Erykah Badu

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Erykah Badu


“If I could, I’d do every song I’ve ever written in the live show, but there’s just not time,” she says with a gentle laugh. “My band and I have been performing together for a really long time, long enough that they know everything, so we’re able to have a lot of versatility in the show. Things can just flow.


“The energy is always different, the atmosphere is different, and so we always create the show in the moment. Playing a live show is the opposite of recording. Playing live is about creating a moment; recording is about perfecting a moment. You have to make everything perfect when you record, but playing live is more about taking chances.”


Years of touring have taught Badu that different places in the world have different needs, and her show each night is a response to an intangible something in the air. “When we’re in America, in a place like Denver, the air and the water there are really clean, so everybody’s going to be relaxed and having a good time,” she explains. “When I’m performing in a place like Detroit or Baltimore, though, it’s a different show. The water is not as clean there. Those cities are plagued with a lot of crime, and even if you’re living a decent life there, you feel the vibrations of those who aren’t.” She can’t perform the same set in both places. “I’m kind of mutable, you might say – I feel what’s going on in each place, I watch how people behave, and I change my show to fit in with that. The most important thing to me is that I connect with the audience.”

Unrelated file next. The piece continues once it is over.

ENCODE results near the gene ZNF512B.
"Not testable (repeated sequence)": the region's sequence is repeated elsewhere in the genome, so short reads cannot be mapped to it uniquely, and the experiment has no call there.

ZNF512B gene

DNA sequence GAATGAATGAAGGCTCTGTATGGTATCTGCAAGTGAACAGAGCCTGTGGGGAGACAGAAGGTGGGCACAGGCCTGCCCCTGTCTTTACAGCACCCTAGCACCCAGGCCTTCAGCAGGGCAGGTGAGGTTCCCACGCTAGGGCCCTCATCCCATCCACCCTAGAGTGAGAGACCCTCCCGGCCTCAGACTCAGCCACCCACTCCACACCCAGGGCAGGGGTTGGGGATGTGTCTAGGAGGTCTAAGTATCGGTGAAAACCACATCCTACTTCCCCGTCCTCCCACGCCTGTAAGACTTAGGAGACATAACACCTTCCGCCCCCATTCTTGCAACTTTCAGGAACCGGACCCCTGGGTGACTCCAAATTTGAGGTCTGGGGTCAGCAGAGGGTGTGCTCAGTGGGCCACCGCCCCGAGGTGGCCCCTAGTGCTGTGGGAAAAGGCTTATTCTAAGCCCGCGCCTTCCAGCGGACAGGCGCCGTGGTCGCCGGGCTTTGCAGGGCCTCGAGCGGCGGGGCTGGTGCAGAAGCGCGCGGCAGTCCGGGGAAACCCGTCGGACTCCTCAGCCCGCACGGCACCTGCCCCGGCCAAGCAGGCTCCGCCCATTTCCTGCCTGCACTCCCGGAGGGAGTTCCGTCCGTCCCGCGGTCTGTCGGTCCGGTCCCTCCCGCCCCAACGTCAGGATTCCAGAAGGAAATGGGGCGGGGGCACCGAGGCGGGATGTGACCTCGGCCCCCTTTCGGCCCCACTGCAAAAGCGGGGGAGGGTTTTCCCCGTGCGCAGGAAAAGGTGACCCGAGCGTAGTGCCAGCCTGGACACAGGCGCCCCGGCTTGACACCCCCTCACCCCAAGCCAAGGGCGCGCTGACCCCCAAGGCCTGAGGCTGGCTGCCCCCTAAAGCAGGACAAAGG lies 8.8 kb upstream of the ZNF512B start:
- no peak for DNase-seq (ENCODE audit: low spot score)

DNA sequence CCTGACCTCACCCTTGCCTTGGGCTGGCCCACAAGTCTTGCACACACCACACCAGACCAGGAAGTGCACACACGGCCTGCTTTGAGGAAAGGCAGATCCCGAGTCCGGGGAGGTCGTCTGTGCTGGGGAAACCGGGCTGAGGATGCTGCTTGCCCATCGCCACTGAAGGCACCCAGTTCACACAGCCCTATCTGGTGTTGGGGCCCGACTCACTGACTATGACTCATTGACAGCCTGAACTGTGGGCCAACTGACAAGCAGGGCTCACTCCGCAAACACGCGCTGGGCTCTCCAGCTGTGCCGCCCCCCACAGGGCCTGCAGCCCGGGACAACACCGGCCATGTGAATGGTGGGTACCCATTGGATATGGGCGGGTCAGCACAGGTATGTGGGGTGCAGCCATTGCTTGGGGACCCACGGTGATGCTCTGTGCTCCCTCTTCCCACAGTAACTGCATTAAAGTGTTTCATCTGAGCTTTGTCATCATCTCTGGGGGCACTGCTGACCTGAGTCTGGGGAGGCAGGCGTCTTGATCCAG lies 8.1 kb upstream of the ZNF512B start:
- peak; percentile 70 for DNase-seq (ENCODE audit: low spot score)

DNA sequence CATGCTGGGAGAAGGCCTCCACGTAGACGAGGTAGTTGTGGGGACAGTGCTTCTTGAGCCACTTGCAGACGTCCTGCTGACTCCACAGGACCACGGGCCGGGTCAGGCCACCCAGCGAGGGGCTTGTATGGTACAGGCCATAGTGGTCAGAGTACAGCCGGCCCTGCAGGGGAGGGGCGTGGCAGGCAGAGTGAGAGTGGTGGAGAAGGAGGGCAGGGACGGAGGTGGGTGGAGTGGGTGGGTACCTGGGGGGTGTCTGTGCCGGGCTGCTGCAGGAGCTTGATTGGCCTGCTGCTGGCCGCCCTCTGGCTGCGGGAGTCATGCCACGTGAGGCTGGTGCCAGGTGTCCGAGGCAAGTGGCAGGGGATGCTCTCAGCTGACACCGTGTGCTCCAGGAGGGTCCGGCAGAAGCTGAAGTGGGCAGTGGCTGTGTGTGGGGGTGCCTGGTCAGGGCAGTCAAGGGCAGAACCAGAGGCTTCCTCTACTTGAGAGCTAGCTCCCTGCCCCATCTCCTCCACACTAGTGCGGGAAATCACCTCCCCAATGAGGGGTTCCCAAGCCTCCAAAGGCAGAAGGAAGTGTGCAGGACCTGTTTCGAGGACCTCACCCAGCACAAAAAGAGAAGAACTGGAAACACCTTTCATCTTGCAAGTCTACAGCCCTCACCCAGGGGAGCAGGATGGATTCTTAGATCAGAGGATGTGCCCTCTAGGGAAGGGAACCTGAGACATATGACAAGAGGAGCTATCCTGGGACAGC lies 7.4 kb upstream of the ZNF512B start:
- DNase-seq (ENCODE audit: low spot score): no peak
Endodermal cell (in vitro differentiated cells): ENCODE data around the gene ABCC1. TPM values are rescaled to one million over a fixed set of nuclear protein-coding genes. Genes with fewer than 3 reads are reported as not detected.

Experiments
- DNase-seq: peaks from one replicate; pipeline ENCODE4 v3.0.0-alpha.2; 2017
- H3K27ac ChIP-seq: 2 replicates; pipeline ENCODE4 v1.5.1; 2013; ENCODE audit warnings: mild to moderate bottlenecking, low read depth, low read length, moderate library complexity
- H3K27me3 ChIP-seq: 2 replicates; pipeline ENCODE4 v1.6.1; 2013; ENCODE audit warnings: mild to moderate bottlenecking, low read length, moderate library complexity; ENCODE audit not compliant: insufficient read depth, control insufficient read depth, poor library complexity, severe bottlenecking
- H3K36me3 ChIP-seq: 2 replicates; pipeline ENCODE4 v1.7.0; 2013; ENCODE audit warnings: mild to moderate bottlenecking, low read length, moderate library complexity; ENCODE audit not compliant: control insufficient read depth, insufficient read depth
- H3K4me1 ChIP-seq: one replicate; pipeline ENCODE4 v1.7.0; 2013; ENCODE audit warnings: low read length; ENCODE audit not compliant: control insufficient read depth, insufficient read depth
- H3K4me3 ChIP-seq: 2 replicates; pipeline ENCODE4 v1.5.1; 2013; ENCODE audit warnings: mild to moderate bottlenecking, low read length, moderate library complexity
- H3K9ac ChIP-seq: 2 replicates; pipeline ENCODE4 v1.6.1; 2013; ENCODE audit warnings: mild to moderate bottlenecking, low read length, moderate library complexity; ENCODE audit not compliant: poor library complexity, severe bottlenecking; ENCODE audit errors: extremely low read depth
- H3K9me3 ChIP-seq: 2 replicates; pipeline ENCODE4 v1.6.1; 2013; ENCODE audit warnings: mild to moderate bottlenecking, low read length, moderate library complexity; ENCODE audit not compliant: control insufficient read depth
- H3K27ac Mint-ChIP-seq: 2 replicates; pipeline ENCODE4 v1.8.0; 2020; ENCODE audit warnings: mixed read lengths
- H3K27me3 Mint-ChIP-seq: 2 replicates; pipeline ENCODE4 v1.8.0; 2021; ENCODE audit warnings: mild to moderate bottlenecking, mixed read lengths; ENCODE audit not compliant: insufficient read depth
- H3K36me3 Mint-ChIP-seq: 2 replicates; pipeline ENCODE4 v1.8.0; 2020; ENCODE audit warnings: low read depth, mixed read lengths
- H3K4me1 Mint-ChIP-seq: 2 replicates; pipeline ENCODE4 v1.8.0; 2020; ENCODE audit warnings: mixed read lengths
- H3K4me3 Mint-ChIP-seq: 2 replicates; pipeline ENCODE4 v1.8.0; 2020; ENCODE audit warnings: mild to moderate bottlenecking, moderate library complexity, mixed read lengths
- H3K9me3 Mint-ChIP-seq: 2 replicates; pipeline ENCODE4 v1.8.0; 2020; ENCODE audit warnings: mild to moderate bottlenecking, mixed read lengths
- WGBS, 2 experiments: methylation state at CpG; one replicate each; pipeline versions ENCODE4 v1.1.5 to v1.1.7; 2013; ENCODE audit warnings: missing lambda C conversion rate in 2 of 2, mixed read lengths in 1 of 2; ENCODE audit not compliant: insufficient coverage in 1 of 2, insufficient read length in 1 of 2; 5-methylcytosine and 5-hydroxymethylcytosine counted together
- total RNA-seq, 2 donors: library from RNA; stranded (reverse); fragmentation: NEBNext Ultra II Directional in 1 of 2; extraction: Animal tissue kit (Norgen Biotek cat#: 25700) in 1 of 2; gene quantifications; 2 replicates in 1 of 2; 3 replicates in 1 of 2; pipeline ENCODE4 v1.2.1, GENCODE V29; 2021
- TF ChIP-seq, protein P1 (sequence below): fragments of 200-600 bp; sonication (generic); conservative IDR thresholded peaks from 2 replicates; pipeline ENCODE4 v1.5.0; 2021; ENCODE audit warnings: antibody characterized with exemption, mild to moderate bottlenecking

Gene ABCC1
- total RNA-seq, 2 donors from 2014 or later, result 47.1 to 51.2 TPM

Given that Badu will soon return to Australia, I ask about her experiences with crowds in this part of the world, and how her shows here generally go down. “I’m not saying this just because I’m coming to Australia,” she replies, “but I really love it down there. The air there is clean, the people are beautiful, and it feels very, very good to play there.”


In fact, Badu’s last trip to Australia was the source of one of her most cherished memories. “I felt so good the last time I was there,” she says. “I had a set of turntables in my hotel room, I had the windows open and all of my favourite tunes, and I was just watching people walk on the street below me while I played songs. When I want to picture a time that I felt really great, I close my eyes and think back to the time I spent in Australia. I felt very free.”


In a recent feature for Interview magazine, Badu spoke to young gun Kendrick Lamar, and one of her first questions was about what he hopes he will achieve in his career. It was an interesting question to pose to the new kid, and I wonder, if someone had asked Badu the same thing at the beginning of her career, when her Baduizm album was just coming out, what would she have told them?


The singer, who has been in the game for nearly two decades at this point, takes a moment to reflect on this. “If someone had asked me that when my first album was coming out, I’d have told them that I would like to gather a collection of autobiographical memories to give my children,” she says simply. “That would be my aim, so they might listen to my words and think on me, and then one day feel compelled to create something for their children.”